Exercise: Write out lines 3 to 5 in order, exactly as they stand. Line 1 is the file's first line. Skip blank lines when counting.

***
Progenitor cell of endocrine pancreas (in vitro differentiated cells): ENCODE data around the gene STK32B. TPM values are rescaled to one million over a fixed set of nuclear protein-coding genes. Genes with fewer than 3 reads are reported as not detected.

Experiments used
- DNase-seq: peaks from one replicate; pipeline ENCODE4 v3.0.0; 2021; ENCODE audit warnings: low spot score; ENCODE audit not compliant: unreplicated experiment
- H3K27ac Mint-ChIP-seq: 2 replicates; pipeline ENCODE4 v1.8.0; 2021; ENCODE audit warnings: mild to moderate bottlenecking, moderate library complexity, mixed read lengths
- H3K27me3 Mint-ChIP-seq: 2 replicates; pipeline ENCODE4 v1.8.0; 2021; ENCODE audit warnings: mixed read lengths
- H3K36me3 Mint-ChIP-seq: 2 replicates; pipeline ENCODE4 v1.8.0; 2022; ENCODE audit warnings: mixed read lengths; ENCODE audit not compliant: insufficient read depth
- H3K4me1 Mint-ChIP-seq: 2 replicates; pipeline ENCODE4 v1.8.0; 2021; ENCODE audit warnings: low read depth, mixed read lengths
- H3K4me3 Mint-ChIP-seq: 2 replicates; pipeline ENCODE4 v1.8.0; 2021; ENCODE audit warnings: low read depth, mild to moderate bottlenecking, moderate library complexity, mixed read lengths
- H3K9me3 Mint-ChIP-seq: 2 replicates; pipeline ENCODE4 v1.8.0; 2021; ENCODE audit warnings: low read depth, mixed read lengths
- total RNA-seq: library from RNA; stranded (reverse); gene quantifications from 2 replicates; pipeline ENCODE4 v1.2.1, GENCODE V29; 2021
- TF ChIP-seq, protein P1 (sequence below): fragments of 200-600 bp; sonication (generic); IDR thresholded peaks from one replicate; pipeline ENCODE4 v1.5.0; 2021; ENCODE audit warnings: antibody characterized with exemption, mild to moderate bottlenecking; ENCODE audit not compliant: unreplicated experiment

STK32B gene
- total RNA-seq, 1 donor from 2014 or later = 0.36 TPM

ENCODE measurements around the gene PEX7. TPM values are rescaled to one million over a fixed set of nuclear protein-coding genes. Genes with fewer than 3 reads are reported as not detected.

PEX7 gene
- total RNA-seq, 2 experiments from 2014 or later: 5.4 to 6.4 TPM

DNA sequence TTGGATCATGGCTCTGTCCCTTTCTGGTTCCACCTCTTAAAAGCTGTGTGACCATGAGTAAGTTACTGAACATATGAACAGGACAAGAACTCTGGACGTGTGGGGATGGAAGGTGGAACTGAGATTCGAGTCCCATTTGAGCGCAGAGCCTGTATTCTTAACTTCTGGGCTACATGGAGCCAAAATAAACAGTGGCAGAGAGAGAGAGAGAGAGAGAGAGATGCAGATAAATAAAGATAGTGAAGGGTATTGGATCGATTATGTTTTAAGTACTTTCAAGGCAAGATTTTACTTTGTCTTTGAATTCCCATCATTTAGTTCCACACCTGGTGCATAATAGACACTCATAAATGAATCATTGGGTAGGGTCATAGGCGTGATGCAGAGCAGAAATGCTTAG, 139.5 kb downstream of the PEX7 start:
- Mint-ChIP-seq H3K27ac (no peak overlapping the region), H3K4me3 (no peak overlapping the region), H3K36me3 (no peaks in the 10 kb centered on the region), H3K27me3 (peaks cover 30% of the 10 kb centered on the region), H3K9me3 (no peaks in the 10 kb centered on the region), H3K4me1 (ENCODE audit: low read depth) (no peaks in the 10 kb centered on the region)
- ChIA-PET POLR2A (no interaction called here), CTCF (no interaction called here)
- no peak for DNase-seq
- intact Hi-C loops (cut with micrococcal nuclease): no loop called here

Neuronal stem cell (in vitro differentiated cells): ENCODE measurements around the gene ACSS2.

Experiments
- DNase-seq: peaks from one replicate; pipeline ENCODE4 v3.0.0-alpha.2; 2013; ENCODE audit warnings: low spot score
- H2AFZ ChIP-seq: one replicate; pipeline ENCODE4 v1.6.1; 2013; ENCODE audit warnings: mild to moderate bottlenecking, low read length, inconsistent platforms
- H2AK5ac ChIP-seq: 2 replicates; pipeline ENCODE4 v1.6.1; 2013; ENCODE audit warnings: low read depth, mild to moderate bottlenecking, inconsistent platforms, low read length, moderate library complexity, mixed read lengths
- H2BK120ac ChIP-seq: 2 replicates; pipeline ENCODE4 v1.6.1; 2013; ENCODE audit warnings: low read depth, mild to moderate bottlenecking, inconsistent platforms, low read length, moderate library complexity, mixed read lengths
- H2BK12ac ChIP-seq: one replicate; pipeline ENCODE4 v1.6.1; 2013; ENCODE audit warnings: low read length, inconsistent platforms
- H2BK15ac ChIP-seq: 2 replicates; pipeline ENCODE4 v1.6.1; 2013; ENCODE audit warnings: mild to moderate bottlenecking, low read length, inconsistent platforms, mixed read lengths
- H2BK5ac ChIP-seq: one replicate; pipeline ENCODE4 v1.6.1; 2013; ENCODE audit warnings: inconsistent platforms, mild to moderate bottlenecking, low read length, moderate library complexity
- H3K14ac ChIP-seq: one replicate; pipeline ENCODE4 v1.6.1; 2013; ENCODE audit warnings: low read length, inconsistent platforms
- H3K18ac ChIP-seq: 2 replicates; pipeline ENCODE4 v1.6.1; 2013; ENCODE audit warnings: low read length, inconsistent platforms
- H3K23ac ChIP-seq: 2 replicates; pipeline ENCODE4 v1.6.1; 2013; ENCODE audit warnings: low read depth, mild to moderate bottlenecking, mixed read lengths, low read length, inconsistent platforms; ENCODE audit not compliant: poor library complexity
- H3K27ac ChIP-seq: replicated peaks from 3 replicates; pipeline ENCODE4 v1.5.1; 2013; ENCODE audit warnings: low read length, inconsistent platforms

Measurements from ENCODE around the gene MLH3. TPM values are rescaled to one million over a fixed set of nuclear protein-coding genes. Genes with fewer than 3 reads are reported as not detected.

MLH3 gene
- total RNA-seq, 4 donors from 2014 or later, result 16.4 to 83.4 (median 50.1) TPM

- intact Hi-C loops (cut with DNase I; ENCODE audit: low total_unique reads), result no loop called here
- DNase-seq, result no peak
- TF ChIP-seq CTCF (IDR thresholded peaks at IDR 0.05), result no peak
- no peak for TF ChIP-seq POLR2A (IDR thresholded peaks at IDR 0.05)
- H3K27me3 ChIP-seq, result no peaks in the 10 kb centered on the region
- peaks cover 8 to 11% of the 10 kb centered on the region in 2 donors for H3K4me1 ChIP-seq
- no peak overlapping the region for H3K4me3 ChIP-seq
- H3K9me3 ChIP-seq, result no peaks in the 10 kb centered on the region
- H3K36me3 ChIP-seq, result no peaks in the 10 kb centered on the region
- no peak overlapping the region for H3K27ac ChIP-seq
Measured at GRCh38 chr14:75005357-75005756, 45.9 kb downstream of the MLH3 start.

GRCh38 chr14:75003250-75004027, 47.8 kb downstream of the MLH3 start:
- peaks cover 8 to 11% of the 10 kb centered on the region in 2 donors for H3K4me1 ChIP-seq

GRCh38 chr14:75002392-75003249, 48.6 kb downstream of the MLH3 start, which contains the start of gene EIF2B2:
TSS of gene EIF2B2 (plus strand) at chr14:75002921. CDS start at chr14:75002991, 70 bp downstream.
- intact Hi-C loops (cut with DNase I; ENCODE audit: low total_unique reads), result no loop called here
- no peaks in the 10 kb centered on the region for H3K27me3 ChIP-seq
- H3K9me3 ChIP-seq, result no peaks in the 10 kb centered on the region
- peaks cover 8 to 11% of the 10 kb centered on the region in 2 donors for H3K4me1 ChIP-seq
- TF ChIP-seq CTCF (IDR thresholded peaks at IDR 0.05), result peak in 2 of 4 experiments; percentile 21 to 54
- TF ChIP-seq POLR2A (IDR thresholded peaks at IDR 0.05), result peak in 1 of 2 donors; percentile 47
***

- DNase-seq: peaks from one replicate; pipeline ENCODE4 v3.0.0; 2021; ENCODE audit warnings: low spot score; ENCODE audit not compliant: unreplicated experiment
- H3K27ac Mint-ChIP-seq: 2 replicates; pipeline ENCODE4 v1.8.0; 2021; ENCODE audit warnings: mild to moderate bottlenecking, moderate library complexity, mixed read lengths
- H3K27me3 Mint-ChIP-seq: 2 replicates; pipeline ENCODE4 v1.8.0; 2021; ENCODE audit warnings: mixed read lengths